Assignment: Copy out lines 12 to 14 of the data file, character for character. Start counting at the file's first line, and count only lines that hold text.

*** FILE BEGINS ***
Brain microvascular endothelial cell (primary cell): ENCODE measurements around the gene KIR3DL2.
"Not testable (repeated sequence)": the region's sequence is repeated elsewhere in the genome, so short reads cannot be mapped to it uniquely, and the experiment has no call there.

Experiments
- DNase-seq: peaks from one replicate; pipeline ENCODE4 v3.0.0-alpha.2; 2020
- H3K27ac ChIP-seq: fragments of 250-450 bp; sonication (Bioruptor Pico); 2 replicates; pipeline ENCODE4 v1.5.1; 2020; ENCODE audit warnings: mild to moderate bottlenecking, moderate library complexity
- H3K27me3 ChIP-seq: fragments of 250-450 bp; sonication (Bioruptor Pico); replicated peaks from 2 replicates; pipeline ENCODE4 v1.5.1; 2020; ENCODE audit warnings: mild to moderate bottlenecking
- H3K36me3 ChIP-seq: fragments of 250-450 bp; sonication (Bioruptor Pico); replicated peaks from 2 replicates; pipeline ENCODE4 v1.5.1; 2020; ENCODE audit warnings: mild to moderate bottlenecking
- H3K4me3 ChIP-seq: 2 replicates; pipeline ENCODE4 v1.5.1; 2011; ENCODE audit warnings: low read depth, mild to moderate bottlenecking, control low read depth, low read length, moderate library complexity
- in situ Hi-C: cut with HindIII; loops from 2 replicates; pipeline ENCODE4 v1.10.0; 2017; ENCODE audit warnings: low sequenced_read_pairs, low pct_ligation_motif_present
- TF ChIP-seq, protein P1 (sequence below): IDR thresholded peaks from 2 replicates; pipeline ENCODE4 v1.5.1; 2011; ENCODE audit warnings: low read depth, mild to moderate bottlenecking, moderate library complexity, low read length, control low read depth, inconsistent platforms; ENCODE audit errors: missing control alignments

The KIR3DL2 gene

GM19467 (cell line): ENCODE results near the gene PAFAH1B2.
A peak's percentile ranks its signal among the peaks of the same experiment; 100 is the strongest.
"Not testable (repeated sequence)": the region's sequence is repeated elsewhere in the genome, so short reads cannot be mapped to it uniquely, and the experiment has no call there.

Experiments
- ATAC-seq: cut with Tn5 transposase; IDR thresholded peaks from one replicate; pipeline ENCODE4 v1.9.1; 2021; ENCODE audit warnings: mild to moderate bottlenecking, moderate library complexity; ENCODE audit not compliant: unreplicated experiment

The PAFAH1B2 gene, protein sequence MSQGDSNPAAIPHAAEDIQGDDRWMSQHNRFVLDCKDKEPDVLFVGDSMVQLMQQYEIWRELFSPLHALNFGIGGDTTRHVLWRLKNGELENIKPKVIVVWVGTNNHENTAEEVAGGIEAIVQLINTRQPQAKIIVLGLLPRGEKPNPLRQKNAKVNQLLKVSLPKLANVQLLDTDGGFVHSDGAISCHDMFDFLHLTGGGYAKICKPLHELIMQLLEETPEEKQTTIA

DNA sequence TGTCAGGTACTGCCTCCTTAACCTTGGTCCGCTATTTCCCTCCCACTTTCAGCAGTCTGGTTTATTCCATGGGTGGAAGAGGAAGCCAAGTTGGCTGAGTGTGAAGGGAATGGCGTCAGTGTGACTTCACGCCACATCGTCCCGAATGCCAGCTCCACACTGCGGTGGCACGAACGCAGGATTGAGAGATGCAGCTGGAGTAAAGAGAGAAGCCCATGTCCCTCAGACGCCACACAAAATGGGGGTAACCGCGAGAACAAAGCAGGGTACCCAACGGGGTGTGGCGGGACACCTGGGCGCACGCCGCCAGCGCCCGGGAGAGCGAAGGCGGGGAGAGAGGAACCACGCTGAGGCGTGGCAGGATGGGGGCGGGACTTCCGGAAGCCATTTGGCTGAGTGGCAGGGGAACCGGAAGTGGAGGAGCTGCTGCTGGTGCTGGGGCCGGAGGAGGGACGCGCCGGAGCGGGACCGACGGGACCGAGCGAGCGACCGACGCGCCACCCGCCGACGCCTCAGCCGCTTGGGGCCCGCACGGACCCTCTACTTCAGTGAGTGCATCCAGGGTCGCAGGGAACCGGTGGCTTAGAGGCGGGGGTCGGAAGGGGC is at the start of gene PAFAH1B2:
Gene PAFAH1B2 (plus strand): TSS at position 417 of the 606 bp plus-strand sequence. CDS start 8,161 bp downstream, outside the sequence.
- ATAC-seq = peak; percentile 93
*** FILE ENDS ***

GM19467 (cell line): ENCODE results near the gene PAFAH1B2.
A peak's percentile ranks its signal among the peaks of the same experiment; 100 is the strongest.
"Not testable (repeated sequence)": the region's sequence is repeated elsewhere in the genome, so short reads cannot be mapped to it uniquely, and the experiment has no call there.